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No Senator Sam

December 22nd, 2008 · 21 Comments

Prime Minister Harper’s appointments have just been announced and, in spite of rampant speculation from some that former mayor Sam Sullivan would be on the list, no such thing.

The B.C. choices are Nancy Greene Raine, MLA Richard Neufeld (whew! won’t have to go through that May election) and Yonah Martin, a 43-year-old teacher, former Conservative Party candidate, and Korean-Canadian community activists who is so diligent about her public image that her Wikipedia page already lists her Senate appointment, even though it was only publicly announced a few hours ago.

Categories: Uncategorized

  • Denis

    So Sam didn’t get on the gravy train.Gosh . No loss for the senate. They must be scraping the bottom of the barrel but Steveboy was busy shoring up his east coast section. The reform section of Harpers gang will have to grin and bear it. 135,000 till 75 isn’t bad bucks. Sure beats a lot of folks wages, or pensions, but ordinary folk don’t get the cushy positions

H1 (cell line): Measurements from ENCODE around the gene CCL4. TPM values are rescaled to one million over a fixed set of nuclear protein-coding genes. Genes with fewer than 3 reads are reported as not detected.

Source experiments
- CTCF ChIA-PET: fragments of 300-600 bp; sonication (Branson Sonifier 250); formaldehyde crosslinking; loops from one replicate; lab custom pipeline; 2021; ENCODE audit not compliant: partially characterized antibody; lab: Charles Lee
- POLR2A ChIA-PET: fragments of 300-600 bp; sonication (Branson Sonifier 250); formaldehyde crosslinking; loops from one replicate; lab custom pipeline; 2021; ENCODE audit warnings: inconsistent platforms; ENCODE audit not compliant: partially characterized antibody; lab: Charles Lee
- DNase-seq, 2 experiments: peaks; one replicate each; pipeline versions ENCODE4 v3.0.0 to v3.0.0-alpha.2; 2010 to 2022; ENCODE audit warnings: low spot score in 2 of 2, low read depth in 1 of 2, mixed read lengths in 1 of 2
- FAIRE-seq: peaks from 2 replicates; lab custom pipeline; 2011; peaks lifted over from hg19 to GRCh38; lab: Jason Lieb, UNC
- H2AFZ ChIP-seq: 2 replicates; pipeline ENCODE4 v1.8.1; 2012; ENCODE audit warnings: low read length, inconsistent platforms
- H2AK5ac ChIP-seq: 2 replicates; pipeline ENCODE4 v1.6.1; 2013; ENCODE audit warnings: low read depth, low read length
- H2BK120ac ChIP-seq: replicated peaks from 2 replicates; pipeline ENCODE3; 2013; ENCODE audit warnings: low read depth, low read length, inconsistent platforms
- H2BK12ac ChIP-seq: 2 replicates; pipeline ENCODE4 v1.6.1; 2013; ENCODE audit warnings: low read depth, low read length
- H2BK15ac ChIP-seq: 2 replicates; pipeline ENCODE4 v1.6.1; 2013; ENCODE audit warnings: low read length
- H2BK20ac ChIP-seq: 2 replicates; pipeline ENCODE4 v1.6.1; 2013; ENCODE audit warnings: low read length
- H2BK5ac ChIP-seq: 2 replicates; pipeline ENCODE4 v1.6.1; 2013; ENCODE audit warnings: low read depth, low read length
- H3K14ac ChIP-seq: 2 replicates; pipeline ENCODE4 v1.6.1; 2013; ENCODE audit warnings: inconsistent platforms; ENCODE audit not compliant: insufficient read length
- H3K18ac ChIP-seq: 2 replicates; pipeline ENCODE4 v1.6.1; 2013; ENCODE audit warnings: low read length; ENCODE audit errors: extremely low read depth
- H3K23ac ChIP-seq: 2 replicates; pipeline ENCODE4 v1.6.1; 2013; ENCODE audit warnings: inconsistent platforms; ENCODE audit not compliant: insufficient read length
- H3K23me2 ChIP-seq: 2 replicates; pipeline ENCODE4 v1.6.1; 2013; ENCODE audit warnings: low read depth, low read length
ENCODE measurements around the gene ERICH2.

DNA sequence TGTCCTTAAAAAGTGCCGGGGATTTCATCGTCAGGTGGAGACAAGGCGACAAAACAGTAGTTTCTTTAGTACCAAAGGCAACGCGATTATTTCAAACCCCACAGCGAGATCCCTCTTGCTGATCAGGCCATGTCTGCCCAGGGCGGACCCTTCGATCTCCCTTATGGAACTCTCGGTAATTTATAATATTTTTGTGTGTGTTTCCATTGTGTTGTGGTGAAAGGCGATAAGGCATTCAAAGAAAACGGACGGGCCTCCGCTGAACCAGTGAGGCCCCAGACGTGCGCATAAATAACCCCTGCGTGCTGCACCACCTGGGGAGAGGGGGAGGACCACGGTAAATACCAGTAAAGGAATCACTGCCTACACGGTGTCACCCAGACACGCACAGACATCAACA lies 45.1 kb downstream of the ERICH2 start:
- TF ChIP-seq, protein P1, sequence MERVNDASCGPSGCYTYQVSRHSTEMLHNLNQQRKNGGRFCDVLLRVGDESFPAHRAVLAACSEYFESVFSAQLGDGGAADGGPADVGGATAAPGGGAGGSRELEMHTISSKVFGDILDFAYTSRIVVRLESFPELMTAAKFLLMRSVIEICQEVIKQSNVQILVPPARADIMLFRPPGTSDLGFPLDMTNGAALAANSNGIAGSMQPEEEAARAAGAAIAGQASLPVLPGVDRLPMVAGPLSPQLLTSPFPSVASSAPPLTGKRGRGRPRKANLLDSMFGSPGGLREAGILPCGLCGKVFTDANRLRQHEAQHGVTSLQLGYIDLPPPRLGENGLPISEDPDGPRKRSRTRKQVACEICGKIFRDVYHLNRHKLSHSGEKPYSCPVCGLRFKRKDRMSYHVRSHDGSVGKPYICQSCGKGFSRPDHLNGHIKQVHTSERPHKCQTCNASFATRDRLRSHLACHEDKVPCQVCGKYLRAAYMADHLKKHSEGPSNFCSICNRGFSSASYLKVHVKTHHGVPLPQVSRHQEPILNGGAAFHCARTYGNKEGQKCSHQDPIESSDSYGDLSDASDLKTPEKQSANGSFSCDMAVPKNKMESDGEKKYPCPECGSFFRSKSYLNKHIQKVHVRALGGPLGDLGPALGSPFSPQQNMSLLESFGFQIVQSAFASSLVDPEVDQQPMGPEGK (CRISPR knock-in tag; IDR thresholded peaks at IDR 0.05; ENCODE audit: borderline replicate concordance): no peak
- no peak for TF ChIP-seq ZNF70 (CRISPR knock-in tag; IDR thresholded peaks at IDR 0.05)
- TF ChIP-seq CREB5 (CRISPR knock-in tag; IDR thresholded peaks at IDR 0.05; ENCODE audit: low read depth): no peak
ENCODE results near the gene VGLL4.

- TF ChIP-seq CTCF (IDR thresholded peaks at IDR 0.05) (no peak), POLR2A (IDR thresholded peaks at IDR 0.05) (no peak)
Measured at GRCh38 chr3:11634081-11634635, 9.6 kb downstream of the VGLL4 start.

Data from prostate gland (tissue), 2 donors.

• Blaffergassted

    You’ll also notice that Yonah’s wikipedia entry also states that she’ll be running as a Conservative candidate in the NEXT federal election, too.

    I guess diligence only goes so far.

  • mt

    lol – senator sam, really, cmon.

  • A. G. Tsakumis

    Yes mt, yes. The dopes in the Minster’s Regional Office were shilling for Sam. They even co-opted one new MP from British Columbia who should have known better.

    This is the same crew who were critical of the Liberals when they occupied the MRO for “partisanship”.

    Your federal tax dollar at work: Shilling for the worst Mayor in Vancouver’s history.